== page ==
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Faith shows us the infant church struggling with persecution, interests us in all its changes, its depres. sions and its power, its declension and its reformation, till we see at length, from the handful of dis. ciples, who stood gazing in astonishment at their master ascending into heaven, there is sprung an innumerable multitude of christians, of all people, and nations, and languages; and the religion, which once found shelter in the breasts of only a few unlettered Jews, is now the religion of the civilized world. :
These are some of the past events in the dispensa. tions of God's providence, to which faith transports us back through the long vista of a thousand years. How great and interesting are they, when compared with the ordinary occurrences of history! But the invisible things of the passing moment are presented to us, by faith, in a clear and affecting light. We learn, habitually, to see God, the father of all, sitting undisturbed at the head of his works, where nothing escapes his notice, or surprises his precaution. The hairs of our heads, we believe, are numbered by his omniscience; and not a sparrow falls to the ground, but he discovers it; not a lily spreads its solitary beauties to the sun, but he clothes it in its colours ; not a blade of grass withers unperceived on the field.
What though, in our times, empires are daily blotted out of being, and the constitution of society seems labouring with convulsions; though the long established boundaries of nations are changing with the changes of the moon, and the records of human transactions present nothing but unexpected elevations and depressions, triumphs and defeats; though the astonishing march of events baffles all your cal. culations, and sets at nought your sagacity; now, now is the moment, when faith will bear you away to the secret place of the Most High, and cover you with the shadow of the Almighty. She assures us, . there is one being, to whom all this mysterious and complicated system of vicissitudes is plain, and who, by the simple motions of his will, guides the conflicting movements of matter and mind steadily to the conclusions he desires; and who comprehends the grand catastrophes of national and imperial contests with the same facility that he discerns the natural termination of an individual's life. To the counsels of such a being as this faith admits us'; and where she cannot make us comprehend, she gives us confidence. We trust, and we are safe ; for though we see no further than to assure us, that God's views are unobscured by distance, and his throne unshaken by revolutions, it is enough.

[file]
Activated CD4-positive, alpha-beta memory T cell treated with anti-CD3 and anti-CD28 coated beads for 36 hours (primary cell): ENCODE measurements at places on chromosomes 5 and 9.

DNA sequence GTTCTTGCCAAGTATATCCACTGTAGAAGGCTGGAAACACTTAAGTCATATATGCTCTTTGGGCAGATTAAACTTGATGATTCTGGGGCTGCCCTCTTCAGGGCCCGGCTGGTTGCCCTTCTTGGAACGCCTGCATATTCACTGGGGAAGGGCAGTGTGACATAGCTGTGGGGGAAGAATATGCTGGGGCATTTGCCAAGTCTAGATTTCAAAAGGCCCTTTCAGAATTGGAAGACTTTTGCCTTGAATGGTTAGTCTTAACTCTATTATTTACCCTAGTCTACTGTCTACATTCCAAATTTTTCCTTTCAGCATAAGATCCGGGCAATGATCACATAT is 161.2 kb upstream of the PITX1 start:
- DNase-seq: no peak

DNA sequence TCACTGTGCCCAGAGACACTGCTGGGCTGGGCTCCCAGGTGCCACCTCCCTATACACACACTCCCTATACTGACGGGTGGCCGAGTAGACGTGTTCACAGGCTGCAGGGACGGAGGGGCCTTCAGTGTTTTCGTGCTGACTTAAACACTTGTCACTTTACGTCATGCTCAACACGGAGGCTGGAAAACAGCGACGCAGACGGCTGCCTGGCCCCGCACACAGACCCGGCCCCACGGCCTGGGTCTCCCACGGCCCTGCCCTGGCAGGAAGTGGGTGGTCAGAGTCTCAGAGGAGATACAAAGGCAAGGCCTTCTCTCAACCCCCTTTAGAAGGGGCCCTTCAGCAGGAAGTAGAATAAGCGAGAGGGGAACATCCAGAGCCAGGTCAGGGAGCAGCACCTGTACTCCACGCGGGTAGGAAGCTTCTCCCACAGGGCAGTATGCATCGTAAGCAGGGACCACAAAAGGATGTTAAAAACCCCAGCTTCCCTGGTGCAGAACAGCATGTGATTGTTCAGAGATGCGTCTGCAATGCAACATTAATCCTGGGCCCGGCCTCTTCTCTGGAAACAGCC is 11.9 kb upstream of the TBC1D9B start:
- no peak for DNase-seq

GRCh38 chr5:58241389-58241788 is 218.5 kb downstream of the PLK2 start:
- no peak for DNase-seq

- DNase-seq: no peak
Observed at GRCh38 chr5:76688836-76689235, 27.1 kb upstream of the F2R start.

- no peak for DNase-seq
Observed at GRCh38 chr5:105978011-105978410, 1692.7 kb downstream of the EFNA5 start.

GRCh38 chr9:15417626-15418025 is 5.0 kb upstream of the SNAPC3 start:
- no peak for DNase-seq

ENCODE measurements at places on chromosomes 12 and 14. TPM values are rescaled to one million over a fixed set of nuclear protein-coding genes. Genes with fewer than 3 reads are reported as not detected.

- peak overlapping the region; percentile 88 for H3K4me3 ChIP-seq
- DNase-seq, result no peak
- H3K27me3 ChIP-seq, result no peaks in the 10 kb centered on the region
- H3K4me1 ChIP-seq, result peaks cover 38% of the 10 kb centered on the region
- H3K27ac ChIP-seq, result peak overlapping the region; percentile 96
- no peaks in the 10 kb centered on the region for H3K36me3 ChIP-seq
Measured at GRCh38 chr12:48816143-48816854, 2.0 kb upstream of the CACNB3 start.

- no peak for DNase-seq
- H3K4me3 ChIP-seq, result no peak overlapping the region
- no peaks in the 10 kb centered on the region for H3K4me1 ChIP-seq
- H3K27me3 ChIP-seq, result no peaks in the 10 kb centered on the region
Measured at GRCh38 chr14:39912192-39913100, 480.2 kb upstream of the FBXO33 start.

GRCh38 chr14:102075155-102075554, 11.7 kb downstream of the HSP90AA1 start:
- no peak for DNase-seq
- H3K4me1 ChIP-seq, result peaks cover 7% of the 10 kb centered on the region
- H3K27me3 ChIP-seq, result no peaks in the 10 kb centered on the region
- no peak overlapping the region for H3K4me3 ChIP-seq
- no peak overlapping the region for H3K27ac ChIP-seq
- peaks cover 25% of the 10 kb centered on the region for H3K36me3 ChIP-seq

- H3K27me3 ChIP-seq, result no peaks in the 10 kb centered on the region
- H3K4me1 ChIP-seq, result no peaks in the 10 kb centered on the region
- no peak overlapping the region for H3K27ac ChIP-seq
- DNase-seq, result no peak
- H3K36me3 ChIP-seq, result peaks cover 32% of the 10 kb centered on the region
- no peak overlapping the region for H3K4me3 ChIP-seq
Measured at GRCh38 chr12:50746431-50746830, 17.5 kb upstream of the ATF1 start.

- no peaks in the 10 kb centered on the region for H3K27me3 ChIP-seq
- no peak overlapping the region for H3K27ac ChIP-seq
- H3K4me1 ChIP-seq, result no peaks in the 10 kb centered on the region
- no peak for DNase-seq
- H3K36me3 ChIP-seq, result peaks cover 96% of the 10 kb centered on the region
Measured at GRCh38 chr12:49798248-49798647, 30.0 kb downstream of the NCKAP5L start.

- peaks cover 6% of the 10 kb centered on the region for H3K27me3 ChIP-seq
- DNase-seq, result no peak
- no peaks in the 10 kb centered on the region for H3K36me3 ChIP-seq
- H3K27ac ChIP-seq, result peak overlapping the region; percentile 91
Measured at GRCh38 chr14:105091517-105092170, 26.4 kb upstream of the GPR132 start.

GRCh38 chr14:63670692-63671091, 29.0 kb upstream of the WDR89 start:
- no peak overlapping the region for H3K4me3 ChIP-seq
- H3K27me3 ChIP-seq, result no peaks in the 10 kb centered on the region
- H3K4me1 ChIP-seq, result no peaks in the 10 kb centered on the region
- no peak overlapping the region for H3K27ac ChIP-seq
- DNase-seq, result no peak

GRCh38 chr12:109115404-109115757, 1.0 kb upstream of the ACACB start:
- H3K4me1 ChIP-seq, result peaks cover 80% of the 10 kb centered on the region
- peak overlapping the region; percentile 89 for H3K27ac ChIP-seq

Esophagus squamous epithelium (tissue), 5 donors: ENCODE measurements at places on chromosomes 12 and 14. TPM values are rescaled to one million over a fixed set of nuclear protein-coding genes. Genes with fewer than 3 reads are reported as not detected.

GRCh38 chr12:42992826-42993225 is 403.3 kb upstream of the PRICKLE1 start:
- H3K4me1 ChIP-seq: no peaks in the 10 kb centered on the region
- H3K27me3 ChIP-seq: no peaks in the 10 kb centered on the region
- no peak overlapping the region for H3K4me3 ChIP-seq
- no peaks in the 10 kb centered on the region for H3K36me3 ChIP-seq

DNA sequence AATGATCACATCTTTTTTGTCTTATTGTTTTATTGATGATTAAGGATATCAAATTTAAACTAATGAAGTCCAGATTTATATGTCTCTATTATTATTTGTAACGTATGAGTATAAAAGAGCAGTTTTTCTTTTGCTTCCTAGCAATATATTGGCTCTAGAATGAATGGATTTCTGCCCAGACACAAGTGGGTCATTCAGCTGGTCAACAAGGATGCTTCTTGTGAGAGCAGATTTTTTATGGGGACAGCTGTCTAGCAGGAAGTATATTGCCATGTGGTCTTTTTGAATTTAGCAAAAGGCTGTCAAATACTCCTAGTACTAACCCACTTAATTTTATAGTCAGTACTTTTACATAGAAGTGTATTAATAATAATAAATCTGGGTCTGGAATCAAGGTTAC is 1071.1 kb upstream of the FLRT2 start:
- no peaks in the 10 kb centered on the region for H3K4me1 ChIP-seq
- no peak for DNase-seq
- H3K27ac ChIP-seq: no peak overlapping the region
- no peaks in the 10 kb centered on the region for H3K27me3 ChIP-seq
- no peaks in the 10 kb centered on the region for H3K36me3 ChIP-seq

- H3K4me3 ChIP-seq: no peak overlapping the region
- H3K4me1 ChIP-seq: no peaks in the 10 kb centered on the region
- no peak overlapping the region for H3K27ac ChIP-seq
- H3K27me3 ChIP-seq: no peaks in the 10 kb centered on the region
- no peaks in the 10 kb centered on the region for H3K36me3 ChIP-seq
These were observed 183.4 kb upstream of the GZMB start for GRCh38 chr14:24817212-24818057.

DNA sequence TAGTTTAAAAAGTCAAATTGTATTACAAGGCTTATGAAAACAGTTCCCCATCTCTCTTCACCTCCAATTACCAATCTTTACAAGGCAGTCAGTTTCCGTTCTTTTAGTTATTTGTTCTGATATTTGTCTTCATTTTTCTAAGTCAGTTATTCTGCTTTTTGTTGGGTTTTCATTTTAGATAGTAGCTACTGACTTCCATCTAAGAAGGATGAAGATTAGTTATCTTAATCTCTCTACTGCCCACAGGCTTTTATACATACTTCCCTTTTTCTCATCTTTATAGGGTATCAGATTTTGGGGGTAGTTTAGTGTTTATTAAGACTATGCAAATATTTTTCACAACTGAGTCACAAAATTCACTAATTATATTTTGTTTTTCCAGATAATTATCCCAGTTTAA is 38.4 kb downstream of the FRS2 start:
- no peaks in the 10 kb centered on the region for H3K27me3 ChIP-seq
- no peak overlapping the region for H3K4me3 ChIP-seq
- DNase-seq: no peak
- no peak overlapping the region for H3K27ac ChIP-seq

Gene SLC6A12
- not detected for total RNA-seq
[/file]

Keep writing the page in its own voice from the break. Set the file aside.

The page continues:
But the future realities, which faith discloses, are yet more interesting, more inspiriting, more awakening and awful. Some of them contain consolations, which ages of sorrow would not be able to exhaust, and others bring with them terrors, which ages of security in vice could never entirely efface.
Faith discloses to our view the future condition of society, and cherishes the delightful hope, that the time is approaching, when the mild influences of the gospel of Jesus shall subdue the passions of men, soften the rudeness of the uncivilized, assuage the resentments of the powerful, break the rod of the oppressor, and lift the lowly from the dust; when the lamb shall lie down by the side of the lion, and a little child shall lead them together ; when knowledge shall enlighten, virtue ennoble, prosperity cease to corrupt, and peace to enervate the human race. .